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Today's Stichomancy for Martin Luther King Jr.

The first excerpt represents the past or something you must release, and is drawn from A Treatise on Parents and Children by George Bernard Shaw:

creature; but his crawling takes him upstairs.

Thus does the selfishness of the will turn on itself, and obtain by flattery what it cannot seize by open force. Democracy becomes the latest trick of tyranny: "womanliness" becomes the latest wile of prostitution.

Between parent and child the same conflict wages and the same destruction of character ensues. Parents set themselves to bend the will of their children to their own--to break their stubborn spirit, as they call it--with the ruthlessness of Grand Inquisitors. Cunning, unscrupulous children learn all the arts of the sneak in circumventing tyranny: children of better character are cruelly distressed and more

The second excerpt represents the present or the deciding factor of the moment, and is drawn from The Garden Party by Katherine Mansfield:

Beryl turned her back and began the complicated movements of some one who is trying to take off her clothes and to pull on her bathing-dress all at one and the same time.

"Oh, my dear--don't mind me," said Mrs. Harry Kember. "Why be shy? I shan't eat you. I shan't be shocked like those other ninnies." And she gave her strange neighing laugh and grimaced at the other women.

But Beryl was shy. She never undressed in front of anybody. Was that silly? Mrs. Harry Kember made her feel it was silly, even something to be ashamed of. Why be shy indeed! She glanced quickly at her friend standing so boldly in her torn chemise and lighting a fresh cigarette; and a quick, bold, evil feeling started up in her breast. Laughing recklessly, she drew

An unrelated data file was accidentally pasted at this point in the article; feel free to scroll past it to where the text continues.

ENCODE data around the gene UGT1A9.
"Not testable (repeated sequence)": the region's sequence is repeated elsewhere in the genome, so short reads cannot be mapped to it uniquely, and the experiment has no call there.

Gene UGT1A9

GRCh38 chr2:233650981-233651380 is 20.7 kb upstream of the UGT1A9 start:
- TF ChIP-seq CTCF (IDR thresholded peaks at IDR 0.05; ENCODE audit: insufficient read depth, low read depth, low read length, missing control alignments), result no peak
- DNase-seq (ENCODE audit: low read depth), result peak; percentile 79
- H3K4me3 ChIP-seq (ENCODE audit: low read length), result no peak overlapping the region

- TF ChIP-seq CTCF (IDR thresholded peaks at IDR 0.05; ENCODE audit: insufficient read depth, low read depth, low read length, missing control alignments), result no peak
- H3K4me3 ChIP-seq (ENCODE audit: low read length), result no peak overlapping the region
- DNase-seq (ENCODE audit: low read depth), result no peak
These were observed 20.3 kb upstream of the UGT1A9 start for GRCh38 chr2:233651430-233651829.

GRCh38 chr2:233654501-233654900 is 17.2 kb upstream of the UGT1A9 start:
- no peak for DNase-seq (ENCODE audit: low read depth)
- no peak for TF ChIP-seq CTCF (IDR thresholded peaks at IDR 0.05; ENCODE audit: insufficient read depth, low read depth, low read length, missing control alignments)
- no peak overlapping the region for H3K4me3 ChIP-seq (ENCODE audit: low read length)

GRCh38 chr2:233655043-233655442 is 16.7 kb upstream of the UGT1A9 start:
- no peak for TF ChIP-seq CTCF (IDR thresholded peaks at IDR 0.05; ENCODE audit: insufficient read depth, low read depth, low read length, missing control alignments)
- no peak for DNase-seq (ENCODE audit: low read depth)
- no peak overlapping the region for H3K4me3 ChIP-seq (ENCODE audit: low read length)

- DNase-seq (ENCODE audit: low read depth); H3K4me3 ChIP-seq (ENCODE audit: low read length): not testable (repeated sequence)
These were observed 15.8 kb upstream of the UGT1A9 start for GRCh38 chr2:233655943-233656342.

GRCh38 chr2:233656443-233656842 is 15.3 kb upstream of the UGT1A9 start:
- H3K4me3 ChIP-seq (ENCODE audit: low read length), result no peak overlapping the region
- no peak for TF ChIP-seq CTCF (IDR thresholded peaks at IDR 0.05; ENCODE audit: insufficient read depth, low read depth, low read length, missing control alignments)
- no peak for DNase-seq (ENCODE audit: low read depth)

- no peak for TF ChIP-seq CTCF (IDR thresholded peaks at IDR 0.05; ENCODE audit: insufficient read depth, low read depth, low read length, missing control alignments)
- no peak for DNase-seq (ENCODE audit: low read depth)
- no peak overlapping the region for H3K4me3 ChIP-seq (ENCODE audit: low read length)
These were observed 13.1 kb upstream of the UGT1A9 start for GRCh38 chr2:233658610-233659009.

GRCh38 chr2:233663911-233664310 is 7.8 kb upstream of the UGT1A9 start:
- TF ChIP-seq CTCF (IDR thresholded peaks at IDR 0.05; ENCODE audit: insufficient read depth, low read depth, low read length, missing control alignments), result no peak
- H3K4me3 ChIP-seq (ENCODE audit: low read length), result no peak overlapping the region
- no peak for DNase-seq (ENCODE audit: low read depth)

The third excerpt represents the future or something you must embrace, and is drawn from Long Odds by H. Rider Haggard:

Accordingly Tom took some matches and began starting little fires to the left, and I did the same to the right. But the reeds were still green at the bottom, and we should never have got them well alight had it not been for the wind, which grew stronger and stronger as the sun climbed higher, and forced the fire into them. At last, after half-an-hour's trouble, the flames got a hold, and began to spread out like a fan, whereupon I went round to the further side of the pan to wait for the lions, standing well out in the open, as we stood at the copse to-day where you shot the woodcock. It was a rather risky thing to do, but I used to be so sure of my shooting in those days that I did not so much mind the risk. Scarcely had I got round when I heard the


Long Odds